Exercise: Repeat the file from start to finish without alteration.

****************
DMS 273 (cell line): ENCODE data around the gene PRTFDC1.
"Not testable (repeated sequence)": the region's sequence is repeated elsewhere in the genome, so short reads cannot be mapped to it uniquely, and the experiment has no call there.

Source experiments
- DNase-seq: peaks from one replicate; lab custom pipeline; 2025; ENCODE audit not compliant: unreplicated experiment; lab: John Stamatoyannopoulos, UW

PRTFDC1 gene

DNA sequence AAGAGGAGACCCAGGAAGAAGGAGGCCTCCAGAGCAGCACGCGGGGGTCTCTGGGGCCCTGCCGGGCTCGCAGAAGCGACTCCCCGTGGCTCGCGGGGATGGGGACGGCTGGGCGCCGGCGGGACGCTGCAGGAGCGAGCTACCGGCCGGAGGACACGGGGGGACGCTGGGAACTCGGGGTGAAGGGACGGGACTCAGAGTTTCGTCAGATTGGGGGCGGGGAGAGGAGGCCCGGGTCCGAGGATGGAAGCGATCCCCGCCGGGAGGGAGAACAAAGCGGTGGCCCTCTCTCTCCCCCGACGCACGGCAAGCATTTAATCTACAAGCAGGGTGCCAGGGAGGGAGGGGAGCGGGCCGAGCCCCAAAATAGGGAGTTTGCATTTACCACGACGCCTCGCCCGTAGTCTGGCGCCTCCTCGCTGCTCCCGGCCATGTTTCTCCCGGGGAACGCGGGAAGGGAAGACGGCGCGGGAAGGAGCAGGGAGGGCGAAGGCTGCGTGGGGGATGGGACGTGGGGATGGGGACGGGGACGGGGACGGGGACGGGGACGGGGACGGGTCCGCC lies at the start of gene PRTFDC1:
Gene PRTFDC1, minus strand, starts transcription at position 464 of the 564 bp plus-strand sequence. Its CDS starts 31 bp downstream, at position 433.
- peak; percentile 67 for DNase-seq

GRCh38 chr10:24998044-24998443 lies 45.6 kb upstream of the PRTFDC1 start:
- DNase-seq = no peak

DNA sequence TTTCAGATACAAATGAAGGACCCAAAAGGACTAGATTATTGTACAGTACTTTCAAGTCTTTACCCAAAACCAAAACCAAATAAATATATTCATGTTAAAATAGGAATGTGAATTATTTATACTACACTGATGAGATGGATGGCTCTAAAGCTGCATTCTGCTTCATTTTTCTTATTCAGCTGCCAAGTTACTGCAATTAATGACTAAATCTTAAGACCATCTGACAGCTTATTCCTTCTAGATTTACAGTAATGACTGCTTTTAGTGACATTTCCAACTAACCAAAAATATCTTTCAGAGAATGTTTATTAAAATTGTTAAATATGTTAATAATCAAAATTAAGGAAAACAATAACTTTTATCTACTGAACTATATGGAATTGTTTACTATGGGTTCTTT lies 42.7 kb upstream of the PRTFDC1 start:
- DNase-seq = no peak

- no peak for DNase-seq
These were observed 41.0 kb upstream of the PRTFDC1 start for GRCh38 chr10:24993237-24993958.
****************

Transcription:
DMS 273 (cell line): ENCODE data around the gene PRTFDC1.
"Not testable (repeated sequence)": the region's sequence is repeated elsewhere in the genome, so short reads cannot be mapped to it uniquely, and the experiment has no call there.

Source experiments
- DNase-seq: peaks from one replicate; lab custom pipeline; 2025; ENCODE audit not compliant: unreplicated experiment; lab: John Stamatoyannopoulos, UW

PRTFDC1 gene

DNA sequence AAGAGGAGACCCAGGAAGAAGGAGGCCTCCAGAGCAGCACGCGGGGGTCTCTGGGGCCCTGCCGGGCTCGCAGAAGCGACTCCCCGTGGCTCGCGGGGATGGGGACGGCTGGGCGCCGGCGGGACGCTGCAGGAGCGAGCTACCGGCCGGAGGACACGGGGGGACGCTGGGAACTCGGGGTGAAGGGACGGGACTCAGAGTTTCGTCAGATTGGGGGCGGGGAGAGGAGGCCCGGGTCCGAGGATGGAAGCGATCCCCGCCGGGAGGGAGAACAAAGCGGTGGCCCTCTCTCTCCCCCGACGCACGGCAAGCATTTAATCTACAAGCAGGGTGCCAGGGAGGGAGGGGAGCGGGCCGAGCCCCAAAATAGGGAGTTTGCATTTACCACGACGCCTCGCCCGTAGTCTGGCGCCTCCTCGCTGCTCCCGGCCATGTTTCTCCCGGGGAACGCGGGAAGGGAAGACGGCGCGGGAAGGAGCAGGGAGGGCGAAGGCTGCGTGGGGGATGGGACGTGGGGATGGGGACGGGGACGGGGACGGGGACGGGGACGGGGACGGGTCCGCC lies at the start of gene PRTFDC1:
Gene PRTFDC1, minus strand, starts transcription at position 464 of the 564 bp plus-strand sequence. Its CDS starts 31 bp downstream, at position 433.
- peak; percentile 67 for DNase-seq

GRCh38 chr10:24998044-24998443 lies 45.6 kb upstream of the PRTFDC1 start:
- DNase-seq = no peak

DNA sequence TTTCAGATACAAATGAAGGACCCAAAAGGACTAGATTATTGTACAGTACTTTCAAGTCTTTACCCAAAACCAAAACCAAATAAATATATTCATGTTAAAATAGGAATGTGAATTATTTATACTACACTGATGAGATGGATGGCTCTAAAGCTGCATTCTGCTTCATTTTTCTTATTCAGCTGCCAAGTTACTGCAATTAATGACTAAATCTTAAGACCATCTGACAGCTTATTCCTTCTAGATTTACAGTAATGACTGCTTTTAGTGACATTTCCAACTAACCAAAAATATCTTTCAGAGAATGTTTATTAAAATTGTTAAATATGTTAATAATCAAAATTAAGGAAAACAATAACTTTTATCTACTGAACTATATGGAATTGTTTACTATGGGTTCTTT lies 42.7 kb upstream of the PRTFDC1 start:
- DNase-seq = no peak

- no peak for DNase-seq
These were observed 41.0 kb upstream of the PRTFDC1 start for GRCh38 chr10:24993237-24993958.